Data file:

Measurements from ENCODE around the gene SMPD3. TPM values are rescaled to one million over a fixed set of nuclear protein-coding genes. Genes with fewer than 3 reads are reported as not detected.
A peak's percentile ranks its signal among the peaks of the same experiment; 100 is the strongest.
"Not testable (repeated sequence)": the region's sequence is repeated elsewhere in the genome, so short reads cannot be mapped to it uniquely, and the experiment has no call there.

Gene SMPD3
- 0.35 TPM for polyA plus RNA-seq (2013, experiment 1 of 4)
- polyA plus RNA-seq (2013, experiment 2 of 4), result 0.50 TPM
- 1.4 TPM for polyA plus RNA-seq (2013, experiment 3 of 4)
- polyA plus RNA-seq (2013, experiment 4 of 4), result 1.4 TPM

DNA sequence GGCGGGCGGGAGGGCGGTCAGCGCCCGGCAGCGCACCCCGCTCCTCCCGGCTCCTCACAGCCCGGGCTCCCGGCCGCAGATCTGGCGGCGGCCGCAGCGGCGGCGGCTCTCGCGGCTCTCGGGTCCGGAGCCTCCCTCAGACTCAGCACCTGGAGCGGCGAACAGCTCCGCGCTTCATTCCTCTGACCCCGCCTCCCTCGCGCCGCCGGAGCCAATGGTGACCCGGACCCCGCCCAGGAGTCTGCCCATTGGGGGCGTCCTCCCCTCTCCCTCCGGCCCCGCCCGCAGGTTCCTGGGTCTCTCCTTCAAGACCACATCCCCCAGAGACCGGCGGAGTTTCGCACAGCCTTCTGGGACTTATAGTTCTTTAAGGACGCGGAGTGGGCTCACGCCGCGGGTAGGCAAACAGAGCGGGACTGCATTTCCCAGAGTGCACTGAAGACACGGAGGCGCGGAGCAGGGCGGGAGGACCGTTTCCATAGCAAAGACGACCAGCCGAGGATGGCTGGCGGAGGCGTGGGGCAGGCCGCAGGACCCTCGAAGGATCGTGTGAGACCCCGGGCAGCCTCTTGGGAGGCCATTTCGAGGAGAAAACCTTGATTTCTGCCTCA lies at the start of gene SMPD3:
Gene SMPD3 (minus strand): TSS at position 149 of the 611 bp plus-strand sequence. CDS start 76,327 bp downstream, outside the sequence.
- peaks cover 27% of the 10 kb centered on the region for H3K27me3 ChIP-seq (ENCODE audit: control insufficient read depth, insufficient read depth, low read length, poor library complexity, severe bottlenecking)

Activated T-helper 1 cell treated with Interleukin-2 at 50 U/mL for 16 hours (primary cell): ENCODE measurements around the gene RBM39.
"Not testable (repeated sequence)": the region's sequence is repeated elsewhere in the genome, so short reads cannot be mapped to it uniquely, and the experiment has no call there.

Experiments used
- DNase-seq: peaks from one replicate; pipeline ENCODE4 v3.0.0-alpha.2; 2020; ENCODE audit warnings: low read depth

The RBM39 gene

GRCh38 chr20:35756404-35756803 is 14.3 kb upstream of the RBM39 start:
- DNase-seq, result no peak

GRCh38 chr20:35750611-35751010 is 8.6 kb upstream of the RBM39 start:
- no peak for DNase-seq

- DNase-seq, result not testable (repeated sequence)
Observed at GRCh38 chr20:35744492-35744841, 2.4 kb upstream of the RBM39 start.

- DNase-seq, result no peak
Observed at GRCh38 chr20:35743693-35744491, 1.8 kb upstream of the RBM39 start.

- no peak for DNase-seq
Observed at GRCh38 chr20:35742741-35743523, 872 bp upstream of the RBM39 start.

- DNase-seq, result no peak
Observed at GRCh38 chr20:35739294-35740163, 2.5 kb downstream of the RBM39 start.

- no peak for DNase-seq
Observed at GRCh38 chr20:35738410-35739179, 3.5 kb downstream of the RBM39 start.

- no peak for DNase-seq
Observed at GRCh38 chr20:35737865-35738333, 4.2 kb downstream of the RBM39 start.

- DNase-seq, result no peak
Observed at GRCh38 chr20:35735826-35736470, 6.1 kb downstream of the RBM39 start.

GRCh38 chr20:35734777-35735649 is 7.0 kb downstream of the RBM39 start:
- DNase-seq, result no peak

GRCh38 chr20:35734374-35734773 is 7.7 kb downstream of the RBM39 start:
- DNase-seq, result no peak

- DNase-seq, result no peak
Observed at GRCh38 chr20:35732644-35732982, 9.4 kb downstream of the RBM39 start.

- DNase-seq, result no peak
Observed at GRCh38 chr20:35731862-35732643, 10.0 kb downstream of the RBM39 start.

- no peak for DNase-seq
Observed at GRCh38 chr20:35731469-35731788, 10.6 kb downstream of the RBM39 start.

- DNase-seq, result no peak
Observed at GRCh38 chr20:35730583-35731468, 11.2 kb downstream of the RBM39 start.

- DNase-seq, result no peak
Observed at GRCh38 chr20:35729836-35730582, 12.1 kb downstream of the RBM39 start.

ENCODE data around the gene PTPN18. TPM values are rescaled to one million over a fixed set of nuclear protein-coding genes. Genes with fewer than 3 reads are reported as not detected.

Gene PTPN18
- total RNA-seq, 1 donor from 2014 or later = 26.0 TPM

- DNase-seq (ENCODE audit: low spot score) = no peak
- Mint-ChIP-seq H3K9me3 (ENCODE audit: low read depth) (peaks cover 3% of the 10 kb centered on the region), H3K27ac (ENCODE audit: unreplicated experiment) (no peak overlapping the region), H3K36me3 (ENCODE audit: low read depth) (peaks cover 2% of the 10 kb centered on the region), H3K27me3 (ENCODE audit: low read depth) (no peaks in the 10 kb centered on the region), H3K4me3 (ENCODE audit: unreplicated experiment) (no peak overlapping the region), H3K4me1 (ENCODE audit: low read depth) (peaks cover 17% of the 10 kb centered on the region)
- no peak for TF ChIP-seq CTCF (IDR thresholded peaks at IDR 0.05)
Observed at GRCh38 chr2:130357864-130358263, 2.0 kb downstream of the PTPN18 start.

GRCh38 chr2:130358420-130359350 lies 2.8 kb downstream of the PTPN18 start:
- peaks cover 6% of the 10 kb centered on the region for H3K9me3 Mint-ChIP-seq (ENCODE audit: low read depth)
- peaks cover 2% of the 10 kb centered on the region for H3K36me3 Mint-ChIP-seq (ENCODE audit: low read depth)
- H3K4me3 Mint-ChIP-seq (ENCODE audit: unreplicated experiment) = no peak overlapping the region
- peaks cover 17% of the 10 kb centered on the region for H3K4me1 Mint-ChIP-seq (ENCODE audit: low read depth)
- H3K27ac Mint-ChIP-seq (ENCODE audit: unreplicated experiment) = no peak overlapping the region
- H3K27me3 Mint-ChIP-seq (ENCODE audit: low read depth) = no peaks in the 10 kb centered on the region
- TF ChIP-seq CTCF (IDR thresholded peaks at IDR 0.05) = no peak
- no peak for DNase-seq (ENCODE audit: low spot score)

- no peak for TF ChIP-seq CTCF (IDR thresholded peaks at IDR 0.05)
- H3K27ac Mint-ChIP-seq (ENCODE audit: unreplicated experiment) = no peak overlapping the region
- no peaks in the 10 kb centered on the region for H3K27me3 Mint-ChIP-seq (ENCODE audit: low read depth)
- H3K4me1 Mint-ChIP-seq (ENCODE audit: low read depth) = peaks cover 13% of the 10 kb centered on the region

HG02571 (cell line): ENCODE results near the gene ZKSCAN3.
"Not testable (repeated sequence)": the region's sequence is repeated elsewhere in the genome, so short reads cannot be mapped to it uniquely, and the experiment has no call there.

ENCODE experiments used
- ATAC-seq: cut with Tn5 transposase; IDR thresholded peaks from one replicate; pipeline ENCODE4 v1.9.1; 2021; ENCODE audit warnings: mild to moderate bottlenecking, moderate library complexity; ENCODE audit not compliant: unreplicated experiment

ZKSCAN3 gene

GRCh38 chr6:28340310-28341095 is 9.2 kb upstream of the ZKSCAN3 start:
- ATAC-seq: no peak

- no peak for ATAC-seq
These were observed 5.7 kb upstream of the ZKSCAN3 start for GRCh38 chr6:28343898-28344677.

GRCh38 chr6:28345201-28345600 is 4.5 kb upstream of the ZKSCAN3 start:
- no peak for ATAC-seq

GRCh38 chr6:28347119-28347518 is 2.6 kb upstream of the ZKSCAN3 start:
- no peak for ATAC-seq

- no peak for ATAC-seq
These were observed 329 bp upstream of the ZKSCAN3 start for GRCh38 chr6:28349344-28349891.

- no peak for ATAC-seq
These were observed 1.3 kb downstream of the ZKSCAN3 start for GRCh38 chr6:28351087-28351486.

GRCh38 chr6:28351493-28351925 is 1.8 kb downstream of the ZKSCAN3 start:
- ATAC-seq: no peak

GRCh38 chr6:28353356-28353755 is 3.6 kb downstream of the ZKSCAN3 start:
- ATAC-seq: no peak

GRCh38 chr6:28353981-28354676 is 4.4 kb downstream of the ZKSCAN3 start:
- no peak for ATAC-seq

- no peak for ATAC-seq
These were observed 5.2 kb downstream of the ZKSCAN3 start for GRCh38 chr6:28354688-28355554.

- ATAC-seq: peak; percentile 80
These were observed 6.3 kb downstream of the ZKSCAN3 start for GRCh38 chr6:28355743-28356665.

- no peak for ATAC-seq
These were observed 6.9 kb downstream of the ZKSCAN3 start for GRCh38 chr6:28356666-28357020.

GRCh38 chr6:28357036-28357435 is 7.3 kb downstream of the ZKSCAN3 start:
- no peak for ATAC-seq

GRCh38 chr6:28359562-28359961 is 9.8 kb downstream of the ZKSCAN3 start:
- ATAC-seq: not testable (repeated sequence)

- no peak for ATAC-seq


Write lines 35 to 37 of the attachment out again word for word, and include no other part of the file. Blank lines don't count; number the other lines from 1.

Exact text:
GRCh38 chr20:35734777-35735649 is 7.0 kb downstream of the RBM39 start:
- DNase-seq, result no peak

GRCh38 chr20:35734374-35734773 is 7.7 kb downstream of the RBM39 start: